Why many Millennials embrace prenups more than their parents do

On Behalf of | May 31, 2018 | Firm News, prenuptial agreements

Although prenuptial agreements have fought an uphill battle for recognition and perceived utility in Illinois and nationally for years, the tide has lately turned for that important family law contract.

One primary reason why is that increasingly more people are looking at such agreements in a logical and dispassionate way, dismissing the quick criticism that they undermine trust and love in marriage.

Indeed, a prenup is far more appreciated these days than in former years for the role it can play in promoting candor and transparency in a marriage. When couples focus on a premarital contract, they necessarily do so with a mindset that requires their close examination of what they view as important in their union. That is then coupled with their implementation of a carefully executed plan to promote shared goals.

The objective upsides of a prenup are seemingly not lost on the Millennial demographic collectively. One recent national news report portrays young married couples as an independent group of thinkers willing to test age-old assumptions and even turn them on their heads.

They are doing that with money matters in what is reportedly a big way, with many Millennial couples ditching the idea of joint accounts and financial interdependence. What increasingly large numbers of them are embracing instead is post-marital economic independence, marked by financial lives separate from their spouses.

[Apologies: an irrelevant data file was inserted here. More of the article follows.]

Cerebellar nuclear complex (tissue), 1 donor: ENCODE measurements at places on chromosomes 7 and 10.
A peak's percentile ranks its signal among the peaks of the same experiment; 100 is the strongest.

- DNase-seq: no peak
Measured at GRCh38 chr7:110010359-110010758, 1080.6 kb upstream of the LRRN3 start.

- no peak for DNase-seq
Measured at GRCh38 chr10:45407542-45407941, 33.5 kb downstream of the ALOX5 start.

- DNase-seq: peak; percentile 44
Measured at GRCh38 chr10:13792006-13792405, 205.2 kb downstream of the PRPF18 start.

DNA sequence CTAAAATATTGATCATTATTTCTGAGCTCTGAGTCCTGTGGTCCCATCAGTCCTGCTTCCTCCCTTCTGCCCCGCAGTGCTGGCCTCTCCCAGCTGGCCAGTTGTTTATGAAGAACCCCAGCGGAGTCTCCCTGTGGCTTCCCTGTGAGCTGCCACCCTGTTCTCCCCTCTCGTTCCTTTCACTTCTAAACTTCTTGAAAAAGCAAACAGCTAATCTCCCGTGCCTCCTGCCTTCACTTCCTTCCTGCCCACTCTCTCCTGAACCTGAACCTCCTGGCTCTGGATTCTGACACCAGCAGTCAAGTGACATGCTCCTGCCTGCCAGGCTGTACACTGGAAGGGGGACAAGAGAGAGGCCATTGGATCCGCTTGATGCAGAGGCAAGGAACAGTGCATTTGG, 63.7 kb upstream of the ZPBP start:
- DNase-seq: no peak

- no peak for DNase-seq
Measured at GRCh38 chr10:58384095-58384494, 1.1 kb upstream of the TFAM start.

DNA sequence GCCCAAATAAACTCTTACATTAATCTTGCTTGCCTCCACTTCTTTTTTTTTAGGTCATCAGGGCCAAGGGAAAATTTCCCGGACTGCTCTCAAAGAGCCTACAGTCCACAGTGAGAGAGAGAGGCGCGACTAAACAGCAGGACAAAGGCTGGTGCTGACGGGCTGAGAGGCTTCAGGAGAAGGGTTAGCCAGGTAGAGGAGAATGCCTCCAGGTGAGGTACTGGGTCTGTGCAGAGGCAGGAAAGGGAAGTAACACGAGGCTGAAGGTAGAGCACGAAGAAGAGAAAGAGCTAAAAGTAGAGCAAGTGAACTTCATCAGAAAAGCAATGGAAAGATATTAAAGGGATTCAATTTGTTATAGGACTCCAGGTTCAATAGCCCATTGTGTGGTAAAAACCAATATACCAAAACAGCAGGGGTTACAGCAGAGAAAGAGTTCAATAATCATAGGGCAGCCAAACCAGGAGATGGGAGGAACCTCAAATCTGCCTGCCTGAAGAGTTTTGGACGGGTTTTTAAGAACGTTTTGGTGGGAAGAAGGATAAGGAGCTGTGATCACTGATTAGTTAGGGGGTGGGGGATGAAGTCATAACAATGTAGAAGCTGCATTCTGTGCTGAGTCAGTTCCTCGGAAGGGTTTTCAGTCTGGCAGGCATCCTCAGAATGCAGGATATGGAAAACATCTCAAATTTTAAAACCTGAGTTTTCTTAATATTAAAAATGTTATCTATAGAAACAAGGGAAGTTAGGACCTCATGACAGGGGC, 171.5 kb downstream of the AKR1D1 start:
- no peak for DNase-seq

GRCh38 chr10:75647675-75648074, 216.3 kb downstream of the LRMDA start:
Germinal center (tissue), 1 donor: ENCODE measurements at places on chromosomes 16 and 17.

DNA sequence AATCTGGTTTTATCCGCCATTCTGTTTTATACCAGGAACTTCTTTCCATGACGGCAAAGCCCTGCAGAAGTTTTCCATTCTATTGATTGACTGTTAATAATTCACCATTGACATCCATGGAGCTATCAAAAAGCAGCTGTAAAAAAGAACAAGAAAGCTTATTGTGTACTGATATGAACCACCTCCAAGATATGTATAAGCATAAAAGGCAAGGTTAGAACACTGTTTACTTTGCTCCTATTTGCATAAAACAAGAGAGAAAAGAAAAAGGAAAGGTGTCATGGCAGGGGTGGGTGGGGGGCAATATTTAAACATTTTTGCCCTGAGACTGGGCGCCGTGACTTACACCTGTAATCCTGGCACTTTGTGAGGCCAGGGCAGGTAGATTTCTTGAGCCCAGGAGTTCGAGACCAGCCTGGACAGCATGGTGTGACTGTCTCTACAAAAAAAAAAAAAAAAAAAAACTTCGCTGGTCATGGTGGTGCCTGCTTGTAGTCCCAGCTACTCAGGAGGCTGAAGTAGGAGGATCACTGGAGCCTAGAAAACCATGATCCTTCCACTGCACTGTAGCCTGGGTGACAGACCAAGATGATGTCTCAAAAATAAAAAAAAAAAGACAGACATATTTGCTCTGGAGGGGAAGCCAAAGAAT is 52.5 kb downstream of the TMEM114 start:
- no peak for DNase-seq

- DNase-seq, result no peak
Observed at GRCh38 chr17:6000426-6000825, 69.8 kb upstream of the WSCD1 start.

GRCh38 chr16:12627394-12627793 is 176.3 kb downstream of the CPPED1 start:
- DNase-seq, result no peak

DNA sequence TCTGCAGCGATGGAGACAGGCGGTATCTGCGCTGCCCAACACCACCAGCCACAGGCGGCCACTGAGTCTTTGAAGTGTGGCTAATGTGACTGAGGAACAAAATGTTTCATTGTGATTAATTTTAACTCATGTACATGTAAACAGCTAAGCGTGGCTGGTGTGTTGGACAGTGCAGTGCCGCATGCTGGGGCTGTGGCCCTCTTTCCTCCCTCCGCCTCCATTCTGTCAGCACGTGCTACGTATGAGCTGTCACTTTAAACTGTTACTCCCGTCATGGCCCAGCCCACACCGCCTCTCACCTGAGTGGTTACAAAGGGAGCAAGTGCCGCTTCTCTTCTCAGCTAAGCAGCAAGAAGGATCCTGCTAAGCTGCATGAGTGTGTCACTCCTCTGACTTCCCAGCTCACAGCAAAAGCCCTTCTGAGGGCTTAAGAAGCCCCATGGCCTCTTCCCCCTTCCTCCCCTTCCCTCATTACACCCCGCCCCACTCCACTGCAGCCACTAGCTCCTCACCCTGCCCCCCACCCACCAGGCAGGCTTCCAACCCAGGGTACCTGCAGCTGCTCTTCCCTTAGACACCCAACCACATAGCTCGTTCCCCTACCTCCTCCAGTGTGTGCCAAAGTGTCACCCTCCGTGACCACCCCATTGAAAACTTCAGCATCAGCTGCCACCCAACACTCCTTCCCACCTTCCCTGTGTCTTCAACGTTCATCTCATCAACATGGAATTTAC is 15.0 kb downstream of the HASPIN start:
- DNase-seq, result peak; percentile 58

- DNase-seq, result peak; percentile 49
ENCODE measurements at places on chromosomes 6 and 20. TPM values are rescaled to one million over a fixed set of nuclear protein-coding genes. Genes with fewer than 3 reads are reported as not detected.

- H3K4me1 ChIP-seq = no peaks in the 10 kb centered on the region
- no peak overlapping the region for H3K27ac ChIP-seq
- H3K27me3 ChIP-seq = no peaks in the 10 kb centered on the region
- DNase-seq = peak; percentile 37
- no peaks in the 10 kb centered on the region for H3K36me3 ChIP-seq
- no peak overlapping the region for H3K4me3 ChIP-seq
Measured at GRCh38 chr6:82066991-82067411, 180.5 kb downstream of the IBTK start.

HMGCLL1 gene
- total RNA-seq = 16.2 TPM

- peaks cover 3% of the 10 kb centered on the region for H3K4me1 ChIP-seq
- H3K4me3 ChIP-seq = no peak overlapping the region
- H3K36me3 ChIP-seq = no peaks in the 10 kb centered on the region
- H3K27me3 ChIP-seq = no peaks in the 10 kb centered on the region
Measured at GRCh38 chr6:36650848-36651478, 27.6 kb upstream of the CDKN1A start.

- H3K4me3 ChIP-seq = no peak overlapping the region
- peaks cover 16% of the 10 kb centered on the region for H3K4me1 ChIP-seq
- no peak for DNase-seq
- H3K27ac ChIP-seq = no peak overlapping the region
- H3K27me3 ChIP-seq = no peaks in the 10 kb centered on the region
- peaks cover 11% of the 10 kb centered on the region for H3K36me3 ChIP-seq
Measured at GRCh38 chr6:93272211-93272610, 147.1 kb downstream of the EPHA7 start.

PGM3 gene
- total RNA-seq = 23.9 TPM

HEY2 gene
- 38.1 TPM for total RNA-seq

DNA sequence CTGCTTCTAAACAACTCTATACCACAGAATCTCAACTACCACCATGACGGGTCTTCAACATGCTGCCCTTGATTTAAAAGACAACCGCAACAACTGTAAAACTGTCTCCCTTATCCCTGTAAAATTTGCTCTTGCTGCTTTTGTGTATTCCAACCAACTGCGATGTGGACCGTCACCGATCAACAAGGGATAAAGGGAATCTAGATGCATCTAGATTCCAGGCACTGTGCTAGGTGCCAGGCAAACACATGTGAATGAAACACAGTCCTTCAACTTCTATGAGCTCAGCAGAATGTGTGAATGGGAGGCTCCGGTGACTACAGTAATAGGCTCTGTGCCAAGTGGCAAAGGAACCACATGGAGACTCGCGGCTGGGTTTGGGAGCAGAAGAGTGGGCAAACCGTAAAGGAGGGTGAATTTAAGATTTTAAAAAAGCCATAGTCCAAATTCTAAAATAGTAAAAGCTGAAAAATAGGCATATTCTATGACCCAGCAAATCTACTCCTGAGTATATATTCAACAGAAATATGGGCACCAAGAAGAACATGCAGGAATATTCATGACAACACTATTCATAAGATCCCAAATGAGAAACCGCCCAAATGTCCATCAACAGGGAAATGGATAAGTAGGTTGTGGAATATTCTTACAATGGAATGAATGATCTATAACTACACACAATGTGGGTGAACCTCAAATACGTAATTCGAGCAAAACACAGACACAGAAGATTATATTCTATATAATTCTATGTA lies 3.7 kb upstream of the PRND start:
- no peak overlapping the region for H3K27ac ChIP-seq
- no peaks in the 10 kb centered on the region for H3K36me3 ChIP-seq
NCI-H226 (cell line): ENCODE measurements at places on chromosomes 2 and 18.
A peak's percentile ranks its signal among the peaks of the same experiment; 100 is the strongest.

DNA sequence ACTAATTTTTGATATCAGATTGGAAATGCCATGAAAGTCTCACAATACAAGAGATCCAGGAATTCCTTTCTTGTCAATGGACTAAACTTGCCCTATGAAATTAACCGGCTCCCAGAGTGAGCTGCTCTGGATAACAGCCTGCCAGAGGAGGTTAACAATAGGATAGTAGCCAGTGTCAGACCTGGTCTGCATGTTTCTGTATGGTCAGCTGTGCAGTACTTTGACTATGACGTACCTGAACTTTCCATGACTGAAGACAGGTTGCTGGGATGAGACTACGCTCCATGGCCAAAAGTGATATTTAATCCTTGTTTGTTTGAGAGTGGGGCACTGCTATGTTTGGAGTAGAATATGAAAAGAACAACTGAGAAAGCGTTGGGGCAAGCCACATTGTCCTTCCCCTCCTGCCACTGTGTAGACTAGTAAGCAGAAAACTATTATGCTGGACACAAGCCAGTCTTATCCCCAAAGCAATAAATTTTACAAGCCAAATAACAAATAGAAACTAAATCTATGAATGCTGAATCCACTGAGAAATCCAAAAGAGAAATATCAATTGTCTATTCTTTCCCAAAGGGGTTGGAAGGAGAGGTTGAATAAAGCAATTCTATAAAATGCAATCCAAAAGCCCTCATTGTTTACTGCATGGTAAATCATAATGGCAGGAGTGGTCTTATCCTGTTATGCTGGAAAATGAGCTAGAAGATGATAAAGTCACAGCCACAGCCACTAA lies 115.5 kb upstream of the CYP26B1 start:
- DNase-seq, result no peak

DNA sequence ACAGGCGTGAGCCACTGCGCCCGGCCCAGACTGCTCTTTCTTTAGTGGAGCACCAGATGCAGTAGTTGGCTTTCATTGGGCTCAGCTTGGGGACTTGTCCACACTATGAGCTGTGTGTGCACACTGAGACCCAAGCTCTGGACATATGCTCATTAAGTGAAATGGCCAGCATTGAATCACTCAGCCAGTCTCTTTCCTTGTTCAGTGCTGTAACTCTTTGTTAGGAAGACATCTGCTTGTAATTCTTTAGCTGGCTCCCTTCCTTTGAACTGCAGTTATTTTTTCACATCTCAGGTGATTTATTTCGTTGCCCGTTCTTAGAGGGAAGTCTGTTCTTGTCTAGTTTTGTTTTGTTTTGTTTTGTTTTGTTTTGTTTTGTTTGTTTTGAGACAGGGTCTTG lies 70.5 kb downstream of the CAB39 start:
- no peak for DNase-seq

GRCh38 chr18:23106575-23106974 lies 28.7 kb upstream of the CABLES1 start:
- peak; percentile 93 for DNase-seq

Many couples marry later in life these days. They have worked hard on their education, advancing in their careers, and achieving a level of personal stability prior to tying the marital knot. They seek to retain a degree of independence following marriage.

The above-cited Atlantic article conveys that many Millennial couples favoring separate accounts and willing to embrace planning tools like marital agreements believe that retaining post-marital independence strengthens rather weakens their unions.

That clearly conveys “a generational change,” notes one researcher.

And when it works, it is certainly to be applauded.